The Purge

Let ’em in? In the near future, all laws are suspended for a 12-hour binge of murder and mayhem in The Purge.

The Purge attempts to thrill viewers while simultaneously making them ponder the consequences of violence. From listening to the characters alternating between killing each other and pontificating, it’s safe to assume that writer-director James DeMonaco, who penned The Negotiator and Jack, wanted to make a “parking lot” movie, one that viewers can discuss on the way to their cars and maybe even on their way home.

Unfortunately, it’s more an “exit sign” movie, where the audience quickly forgets the content, even though it has been pounded into the spectators’ heads. It doesn’t help that the core idea behind the film sounds problematic even to the most lax of thinkers.

A mere nine years into the future, the United States has managed to have a thriving economy and low crime after some type of coup by a group known as the “New Founding Fathers.”

This unseen group has set up a new tradition called “Purge Night” on March 21, when the citizens of this country can ignore just about any law, including the ones that don’t allow us to kill each other.

The practice seems to have widespread support,except from those who don’t have the cash to shell out enough money to shield themselves for 12 hours. That doesn’t seem to be a problem for James Sandlin (Ethan Hawke), who has made a sizable income for himself and his family selling high-dollar security systems to himself and his neighbors.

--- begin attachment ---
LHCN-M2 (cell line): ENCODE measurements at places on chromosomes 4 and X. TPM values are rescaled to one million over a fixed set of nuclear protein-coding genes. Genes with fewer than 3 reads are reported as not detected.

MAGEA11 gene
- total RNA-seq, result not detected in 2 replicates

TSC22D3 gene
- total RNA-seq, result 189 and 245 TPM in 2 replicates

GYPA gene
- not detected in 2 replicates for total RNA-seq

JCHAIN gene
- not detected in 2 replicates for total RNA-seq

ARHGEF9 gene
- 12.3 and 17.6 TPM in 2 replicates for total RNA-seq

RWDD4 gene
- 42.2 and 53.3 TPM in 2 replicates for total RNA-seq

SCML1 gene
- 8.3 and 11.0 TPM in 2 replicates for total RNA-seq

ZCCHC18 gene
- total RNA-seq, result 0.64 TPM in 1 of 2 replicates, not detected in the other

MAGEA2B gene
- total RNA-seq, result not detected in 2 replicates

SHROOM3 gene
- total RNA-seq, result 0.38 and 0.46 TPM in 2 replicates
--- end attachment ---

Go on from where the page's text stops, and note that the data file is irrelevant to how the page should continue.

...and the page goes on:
Despite living in what could best be described as the most luxurious panic room on the block and having an entire arsenal in their living room, the other Sandlins have reason to be nervous.

Teenage Charlie (Max Burkholder) has a vestigial sense of compassion, which is ironic because he’s also got a bad heart. His older sister Zoe (Adelaide Kane) has a determined boyfriend (Tony Oller) that her dad can’t stand, and James’ wife, Mary (Lena Headey), wonders if the neighbors resent all the additions that James’ sales have enabled them to afford.

Of course, having steel plates covering their windows and doors doesn’t do much good on this Purge Night because the human factor has negated the technological solutions that James has set up.

DeMonaco tries without much success to juggle a “serves you right” sense of schadenfreude with a feeling of dread for the Sandlins. That latter emotion never comes.

Because the idea of Purge Night seems so mushy-headed to begin with, it’s hard to get worked up over whether the family will make it through the night. In addition, much of what follows is rather predictable, which negates any suspense that DeMonaco tries to generate with a droning score and POV shots from a roving camera that Charlie has created.

In the end, it’s hard to take the film’s condemnation of violence seriously when the filmmakers seem to revel in how deep knives can tear into flesh or how exhilarating it can seem to have smug villains encounter a Second Amendment solution.

The Purge 71 Cast: Ethan Hawke, Lena Headey, Max Burkholder, Adelaide Kane, Edwin Hodge, Rhys Wakefield, Tony Oller, Arija Bareikis, Tom Yi Director: James DeMonaco Rating: R for strong, disturbing violence and some language Running time: 85 minutes

MovieStyle, Pages 33 on 06/07/2013